According to a new study, muscle relaxant medications are largely ineffective for treating lower back pain, despite their widespread use.
The study’s findings have been published in the journal ‘The BMJ’. The study’s findings indicated that muscle relaxants may temporarily alleviate pain, but the effect is too small to be considered clinically significant, and there is an increased risk of adverse effects.
The researchers stressed that the evidence is inconclusive and that large trials are urgently needed to dispel doubts about the use of these drugs for back pain.
Lower back pain is a major public health problem worldwide, and muscle relaxants (a broad class of medications that includes non-benzodiazepine antispasmodics and antispasmodics) are a frequently prescribed treatment.
For example, in 2020, prescriptions in England will exceed 1.3 million, while prescriptions in the United States will exceed 30 million. Nonetheless, clinical practise guidelines worldwide make contradictory recommendations regarding their use.
To address this, researchers in Australia examined the effectiveness, acceptability, and safety of muscle relaxants in adults with non-specific low back pain when compared to placebo, usual care, or no treatment.
They reviewed and analysed evidence from 31 randomised controlled trials involving over 6,500 participants that were published between February 2016 and February 2021.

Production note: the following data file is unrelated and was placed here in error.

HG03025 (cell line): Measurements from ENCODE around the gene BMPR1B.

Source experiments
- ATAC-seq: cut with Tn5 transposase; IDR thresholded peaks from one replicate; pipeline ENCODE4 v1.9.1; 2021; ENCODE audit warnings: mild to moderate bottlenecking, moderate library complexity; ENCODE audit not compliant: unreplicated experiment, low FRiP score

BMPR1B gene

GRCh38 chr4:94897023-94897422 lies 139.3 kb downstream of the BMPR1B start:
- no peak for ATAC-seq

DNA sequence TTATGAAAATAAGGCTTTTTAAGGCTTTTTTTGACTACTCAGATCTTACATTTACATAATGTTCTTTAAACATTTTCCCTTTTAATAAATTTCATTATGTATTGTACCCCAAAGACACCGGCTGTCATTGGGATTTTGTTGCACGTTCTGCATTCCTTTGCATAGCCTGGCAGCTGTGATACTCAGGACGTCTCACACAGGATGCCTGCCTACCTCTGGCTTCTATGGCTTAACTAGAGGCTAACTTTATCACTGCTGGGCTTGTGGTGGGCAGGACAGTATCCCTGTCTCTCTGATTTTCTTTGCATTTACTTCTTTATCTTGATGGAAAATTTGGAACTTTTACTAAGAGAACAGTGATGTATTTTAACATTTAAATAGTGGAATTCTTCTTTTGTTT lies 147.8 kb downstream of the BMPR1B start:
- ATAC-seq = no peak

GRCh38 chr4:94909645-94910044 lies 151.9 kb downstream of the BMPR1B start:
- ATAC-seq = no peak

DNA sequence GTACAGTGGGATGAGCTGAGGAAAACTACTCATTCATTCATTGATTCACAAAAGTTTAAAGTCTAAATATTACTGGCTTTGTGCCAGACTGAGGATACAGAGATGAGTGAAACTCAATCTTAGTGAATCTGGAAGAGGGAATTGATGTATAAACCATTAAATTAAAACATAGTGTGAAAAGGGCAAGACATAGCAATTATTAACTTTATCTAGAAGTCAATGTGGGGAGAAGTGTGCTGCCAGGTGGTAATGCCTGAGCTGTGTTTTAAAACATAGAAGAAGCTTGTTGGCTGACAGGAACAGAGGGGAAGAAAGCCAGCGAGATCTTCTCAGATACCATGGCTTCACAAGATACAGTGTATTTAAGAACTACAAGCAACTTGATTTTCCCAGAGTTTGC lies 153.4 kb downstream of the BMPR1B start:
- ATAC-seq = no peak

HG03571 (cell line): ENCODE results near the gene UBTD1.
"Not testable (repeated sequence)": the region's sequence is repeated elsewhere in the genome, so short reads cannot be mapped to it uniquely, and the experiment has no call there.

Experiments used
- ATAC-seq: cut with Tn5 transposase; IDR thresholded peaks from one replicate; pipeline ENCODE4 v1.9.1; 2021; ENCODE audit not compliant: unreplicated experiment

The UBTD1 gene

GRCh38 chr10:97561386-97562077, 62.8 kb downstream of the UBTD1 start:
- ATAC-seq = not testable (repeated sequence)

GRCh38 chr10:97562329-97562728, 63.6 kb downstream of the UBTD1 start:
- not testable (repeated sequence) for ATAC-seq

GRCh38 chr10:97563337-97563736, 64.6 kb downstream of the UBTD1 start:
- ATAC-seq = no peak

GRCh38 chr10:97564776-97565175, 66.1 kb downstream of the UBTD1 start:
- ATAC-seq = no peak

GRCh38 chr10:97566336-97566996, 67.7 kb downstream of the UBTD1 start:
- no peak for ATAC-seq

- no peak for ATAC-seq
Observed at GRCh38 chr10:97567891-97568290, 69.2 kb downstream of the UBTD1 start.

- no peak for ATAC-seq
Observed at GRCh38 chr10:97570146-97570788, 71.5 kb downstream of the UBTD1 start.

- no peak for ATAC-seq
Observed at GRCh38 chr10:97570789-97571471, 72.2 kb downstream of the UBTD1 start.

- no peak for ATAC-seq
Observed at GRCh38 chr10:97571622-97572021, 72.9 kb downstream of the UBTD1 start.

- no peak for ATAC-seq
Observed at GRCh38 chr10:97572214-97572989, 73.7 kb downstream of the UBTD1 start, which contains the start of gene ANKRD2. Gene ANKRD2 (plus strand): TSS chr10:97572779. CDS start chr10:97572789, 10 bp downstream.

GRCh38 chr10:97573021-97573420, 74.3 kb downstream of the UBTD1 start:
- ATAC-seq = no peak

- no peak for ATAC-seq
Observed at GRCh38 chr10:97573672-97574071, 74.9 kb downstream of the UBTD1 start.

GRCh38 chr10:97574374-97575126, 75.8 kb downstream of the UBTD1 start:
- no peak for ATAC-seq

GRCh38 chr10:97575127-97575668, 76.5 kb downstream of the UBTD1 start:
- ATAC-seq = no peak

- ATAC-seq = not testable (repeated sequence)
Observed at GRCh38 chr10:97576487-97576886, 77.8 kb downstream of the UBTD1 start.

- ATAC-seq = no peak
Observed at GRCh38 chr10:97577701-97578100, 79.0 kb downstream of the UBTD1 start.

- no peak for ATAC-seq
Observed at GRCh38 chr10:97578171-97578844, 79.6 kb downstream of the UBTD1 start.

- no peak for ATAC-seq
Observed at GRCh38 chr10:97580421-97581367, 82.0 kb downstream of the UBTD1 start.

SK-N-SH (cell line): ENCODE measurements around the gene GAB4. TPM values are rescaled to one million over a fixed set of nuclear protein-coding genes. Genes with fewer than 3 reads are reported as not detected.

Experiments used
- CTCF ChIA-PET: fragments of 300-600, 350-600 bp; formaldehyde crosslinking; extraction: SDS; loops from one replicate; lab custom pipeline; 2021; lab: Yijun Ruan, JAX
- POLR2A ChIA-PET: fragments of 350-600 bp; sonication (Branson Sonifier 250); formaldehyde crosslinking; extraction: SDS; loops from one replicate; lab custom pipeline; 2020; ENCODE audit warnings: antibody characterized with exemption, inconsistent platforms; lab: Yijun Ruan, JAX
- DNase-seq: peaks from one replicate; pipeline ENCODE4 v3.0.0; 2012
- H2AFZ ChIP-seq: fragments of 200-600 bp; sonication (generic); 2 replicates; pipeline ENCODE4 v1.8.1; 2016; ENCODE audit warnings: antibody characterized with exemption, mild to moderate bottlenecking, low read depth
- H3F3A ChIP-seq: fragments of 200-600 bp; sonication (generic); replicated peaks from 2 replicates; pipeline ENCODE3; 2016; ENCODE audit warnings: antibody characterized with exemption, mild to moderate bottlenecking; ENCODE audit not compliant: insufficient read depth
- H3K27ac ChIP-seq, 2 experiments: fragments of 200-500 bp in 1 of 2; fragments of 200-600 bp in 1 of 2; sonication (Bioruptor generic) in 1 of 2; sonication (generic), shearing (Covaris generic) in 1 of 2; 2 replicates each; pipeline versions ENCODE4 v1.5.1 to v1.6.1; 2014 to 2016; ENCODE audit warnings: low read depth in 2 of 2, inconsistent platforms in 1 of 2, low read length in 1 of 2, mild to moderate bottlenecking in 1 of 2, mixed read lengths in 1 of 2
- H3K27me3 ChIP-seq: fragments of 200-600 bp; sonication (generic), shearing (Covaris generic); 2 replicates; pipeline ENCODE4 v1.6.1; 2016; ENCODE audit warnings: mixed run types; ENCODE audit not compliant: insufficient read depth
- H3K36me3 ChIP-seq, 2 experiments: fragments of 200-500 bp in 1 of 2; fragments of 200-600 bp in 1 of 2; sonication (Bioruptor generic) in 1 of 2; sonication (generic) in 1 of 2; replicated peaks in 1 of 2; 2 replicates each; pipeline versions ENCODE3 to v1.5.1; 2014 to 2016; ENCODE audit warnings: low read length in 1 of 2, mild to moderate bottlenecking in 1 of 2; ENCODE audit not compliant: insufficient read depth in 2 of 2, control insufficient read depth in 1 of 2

Although the trials were of varying quality, the researchers were able to grade the evidence’s certainty using the widely accepted GRADE system.
They defined the smallest clinically significant effect as a difference of at least 10 points on a 0-to-100-point scale between pain and disability – a threshold used in previous low back pain studies.
Very low certainty evidence indicated that non-benzodiazepine antispasmodic drugs may reduce pain intensity in patients with acute low back pain by two weeks or less when compared to controls. However, this effect is small – less than 8 points on a 0-100-point scale – and falls short of commonly accepted clinically meaningful thresholds.
Non-benzodiazepine antispasmodics had little to no effect on pain intensity at 3-13 weeks or on disability at all follow-up time points.
Additionally, evidence of low and very low certainty indicated that non-benzodiazepine antispasmodics may increase the risk of adverse events (most frequently, dizziness, drowsiness, headache, and nausea) and have little to no effect on treatment discontinuation when compared to controls.
No trials have been conducted to determine the long-term effects of muscle relaxants.
Although the researchers based their analysis on the best available trial evidence, they acknowledged some limitations and stated that the modest overall effect may still mean that some, but not all, individuals benefit.
They did emphasise, however, that the evidence’s low to very low certainty precludes making any firm recommendations.
“We would encourage clinicians to discuss the uncertainty surrounding the efficacy and safety of muscle relaxants with patients, educating them about the possibility of a worthwhile benefit in pain reduction but an increased risk of experiencing a non-serious adverse event,” they wrote.
“Importantly needed are large, high-quality, placebo-controlled trials to resolve uncertainties about the efficacy and safety of muscle relaxants for low back pain,” they concluded.
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